The Wahkiakum County Eagle

Local News

PUD board covers lots of ground

Published on Wed, Dec 18, 2013 by Diana Zimmerman

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Representatives from the office of U.S Congresswoman Jaime Herrera Beutler made an appearance at the Wahkiakum County PUD Board of Commissioners meeting this Tuesday to ascertain the needs of the local utility.


“One of the things I keep my eye on is anything that is going to erode the local control of the PUDs," Commissioner Dennis Reid told Herrera Beutler’s district director, Ryan Hart. “We think the control is right where it needs to be with locally elected boards. Without local control I don’t think you’re going to have public power.”


During the General Manager’s report, Dave Tramblie informed the board that 14 valve lids had been removed from a main in the Deep River logging area. When he reported the loss to the sheriff’s department, he discovered that the PUD were not the only ones that had suffered a loss due to theft in the area.


Tramblie said he was also grateful that the new substation was online, for during the recent cold snap, more power had been used than ever before.


Commissioner Bob Jungers asked about the status of negotiations between the PUD and Town of Cathlamet over the interlocal agreement for water to Puget Island.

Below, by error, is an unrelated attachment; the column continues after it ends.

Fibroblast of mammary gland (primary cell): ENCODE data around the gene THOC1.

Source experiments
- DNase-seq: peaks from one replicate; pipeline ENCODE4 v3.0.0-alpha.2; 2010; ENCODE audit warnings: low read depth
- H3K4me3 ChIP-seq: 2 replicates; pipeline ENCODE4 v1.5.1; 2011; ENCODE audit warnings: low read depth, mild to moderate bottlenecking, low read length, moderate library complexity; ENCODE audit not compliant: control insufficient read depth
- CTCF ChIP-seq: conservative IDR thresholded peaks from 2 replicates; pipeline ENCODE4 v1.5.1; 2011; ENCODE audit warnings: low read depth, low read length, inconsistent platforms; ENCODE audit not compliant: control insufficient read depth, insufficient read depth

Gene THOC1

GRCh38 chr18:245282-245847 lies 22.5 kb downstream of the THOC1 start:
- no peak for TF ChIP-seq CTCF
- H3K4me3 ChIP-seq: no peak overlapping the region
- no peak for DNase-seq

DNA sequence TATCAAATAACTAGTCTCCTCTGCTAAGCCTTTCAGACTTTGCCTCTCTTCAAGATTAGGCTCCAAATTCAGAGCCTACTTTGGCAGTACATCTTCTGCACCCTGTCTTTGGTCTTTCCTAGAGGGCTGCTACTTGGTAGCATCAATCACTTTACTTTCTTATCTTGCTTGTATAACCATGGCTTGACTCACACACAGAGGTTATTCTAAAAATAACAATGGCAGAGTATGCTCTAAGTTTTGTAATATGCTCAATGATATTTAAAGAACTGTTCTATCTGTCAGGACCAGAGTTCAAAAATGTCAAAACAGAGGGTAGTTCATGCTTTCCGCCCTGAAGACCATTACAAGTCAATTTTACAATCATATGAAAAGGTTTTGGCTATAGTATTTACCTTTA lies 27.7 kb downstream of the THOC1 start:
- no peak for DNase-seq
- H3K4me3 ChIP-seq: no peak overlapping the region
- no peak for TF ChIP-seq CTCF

Tramblie replied, “We have an agenda and a schedule. I think we’ll make headway.”


Auditor Erin Wilson informed the board that there was currently $609 in the Residential Energy Assistance fund. She also shared what she had learned at a recent meeting in Seattle about two new fees that will go into effect with health care reform.


    One, the Transitional Reinsurance fee, will go to insurance providers to offset fees for high risk individuals. It will start at $63 for each insured person at the PUD and will decrease over a period of three years.


    The other is a Patient Center Outcomes Research Institute fee that will cost the PUD $1 per insured. It will increase every year until 2019, when it will end.


When she completed her report, Reid complimented her on a recent audit.


“I commend you on our audit this year,” Reid said. “One hundred percent improvement from the previous year. All the gains that have been made, especially as the auditor, that is outstanding.”


Commissioner Gene Healy provided background information on the Columbia River Treaty, and Jungers reported on a kerfuffle between Physicians for Social Responsibilities and Energy Northwest regarding the Columbia Generating Station.


In their last bit of business, the commissioners acknowledged a shift of responsibilities, moving Reid into position as president, Healy as vice president and Jungers as secretary for the new year.